Roy read history at Christ's Cambridge (studying under J. H. Plumb and Quentin Skinner) where he took a double first. In 1972 he was appointed fellow and director of studies in History at Churchill College and finished his PhD, on the development of geology as a scientific discipline, in 1974. He was then appointed Assistant Lecturer in European History, Cambridge University, and promoted to Lecturer in European History and Dean of Churchill College in 1977.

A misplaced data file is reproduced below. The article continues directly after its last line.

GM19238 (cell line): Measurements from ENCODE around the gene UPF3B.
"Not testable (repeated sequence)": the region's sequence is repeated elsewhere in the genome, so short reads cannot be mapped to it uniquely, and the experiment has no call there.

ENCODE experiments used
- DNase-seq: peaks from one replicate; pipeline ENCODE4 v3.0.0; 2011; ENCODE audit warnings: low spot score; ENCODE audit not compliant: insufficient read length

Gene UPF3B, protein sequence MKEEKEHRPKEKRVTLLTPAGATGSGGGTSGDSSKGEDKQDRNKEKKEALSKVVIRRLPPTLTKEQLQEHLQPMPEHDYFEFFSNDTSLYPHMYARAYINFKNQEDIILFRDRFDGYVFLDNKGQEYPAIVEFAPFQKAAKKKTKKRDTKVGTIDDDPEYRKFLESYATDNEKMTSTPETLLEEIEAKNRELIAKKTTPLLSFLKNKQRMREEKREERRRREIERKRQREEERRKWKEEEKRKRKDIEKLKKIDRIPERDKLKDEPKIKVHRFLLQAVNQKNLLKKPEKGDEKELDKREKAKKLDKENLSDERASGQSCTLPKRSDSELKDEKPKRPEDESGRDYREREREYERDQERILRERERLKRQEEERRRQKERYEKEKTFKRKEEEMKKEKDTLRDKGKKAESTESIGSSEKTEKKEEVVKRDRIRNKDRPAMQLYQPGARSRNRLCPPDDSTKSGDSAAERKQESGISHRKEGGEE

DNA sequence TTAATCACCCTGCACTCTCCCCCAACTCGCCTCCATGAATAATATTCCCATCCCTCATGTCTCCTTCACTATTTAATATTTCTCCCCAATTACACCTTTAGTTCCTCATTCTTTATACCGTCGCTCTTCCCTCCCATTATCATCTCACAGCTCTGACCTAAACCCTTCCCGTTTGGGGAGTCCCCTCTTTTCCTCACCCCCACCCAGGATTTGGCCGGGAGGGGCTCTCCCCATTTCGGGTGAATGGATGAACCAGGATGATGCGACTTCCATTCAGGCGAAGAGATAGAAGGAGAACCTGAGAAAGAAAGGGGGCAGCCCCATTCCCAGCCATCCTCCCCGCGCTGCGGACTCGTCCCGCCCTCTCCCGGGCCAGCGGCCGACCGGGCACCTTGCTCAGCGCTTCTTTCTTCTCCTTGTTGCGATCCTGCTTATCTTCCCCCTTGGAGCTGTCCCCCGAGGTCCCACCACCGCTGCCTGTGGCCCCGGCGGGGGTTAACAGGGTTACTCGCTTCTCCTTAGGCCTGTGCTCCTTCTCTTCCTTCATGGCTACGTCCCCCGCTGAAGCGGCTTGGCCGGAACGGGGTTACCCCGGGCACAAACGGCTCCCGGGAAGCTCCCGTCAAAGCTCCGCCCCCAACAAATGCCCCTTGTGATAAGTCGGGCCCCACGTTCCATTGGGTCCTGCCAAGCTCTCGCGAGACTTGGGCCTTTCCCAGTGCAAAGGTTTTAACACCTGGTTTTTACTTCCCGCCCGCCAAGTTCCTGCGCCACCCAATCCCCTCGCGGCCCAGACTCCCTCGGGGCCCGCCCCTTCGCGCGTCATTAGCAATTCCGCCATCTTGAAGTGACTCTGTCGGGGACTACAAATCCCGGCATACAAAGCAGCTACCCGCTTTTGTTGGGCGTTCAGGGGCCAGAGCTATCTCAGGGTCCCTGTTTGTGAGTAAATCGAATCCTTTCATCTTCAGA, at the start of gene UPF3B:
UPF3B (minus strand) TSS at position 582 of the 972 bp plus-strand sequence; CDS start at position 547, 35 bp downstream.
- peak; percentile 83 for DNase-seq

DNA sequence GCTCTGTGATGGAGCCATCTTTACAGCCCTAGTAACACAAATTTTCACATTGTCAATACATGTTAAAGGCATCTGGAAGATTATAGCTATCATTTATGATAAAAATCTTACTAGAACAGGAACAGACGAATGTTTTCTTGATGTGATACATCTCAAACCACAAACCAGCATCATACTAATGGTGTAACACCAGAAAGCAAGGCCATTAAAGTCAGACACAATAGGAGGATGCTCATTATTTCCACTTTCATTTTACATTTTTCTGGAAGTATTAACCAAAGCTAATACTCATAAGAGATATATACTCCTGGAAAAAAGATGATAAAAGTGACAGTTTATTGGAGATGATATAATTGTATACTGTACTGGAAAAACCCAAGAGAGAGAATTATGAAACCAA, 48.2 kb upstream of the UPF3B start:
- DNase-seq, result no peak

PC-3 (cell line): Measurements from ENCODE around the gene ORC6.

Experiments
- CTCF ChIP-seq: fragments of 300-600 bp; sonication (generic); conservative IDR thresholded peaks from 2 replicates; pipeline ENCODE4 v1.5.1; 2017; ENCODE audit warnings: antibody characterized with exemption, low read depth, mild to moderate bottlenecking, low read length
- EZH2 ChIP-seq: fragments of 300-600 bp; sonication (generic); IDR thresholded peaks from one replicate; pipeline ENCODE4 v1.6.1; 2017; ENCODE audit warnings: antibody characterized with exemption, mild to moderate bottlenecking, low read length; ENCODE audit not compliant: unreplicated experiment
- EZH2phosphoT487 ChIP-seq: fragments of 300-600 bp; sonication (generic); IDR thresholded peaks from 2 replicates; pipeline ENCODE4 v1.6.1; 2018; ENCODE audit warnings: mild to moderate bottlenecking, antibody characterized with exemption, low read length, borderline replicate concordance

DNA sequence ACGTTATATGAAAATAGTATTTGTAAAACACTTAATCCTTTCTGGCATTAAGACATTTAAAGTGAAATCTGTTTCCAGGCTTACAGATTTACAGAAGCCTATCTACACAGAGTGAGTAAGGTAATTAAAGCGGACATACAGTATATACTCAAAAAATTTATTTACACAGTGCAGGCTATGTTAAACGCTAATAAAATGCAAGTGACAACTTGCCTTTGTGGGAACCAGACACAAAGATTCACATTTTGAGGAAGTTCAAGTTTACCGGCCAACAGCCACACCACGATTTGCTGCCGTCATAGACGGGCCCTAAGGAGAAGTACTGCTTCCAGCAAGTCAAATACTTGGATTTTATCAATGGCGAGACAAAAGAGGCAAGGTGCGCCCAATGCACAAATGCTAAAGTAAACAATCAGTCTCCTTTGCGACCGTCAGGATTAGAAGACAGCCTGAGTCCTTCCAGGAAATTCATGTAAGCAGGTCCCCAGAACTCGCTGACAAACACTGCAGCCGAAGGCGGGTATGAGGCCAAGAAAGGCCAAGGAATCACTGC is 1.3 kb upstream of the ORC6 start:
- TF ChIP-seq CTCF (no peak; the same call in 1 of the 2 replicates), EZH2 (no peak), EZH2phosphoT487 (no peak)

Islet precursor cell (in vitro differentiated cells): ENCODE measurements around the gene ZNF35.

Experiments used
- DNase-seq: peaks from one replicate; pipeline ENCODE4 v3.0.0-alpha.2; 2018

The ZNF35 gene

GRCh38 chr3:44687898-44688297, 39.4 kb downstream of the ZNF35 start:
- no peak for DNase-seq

In 1979 Roy moved to the Wellcome Institute as senior lecturer, where he played a vital role in the flourishing Institute with its very full academic programme, while publishing on a scale which sometimes defied belief. The Wellcome gave him the freedom from administrative responsibilities and the resources (not least access to enormous amounts of photocopying), to facilitate his extraordinarily prolific output. The 18th century and the Enlightenment were his particular fascinations, but his interests embraced a wide range of social, medical and scientific topics including the history of geology, political thought, the history of madness, quackery, sex, London, the doctor and patient, art and literature. Apart from editorship of History of Science (1972- 2001), and jointly of both the journals Journal of Historical Sociology (1988-2000) and History of Psychiatry (1990-2001), Roy was joint editor of the Wellcome Series in the History of Medicine and acted as consultant to numerous publishers. His monographs include The Making of Geology (1977); English Society in the 18th Century (1982) ; London: A Social History (1994); Mind Forg'd Manacles: Madness and Psychiatry in England from the Restoration to Regency (1987); The Greatest Benefit to Mankind': A Medical History of Humanity (1997); Enlightenment: Britain and the Creation of the Modern World (2000); Madness: A Brief History (2002). Roy had a number of projects on file and it is hoped that two further books will see the light of day with Penguin: Mind, Body, Spirit and Blood and Guts: A brief history of Medicine. There was also talk of a two-volume history of Britain from the 17th to the 19th-centuries. In total there were over 100 books- not to mention the countless reviews.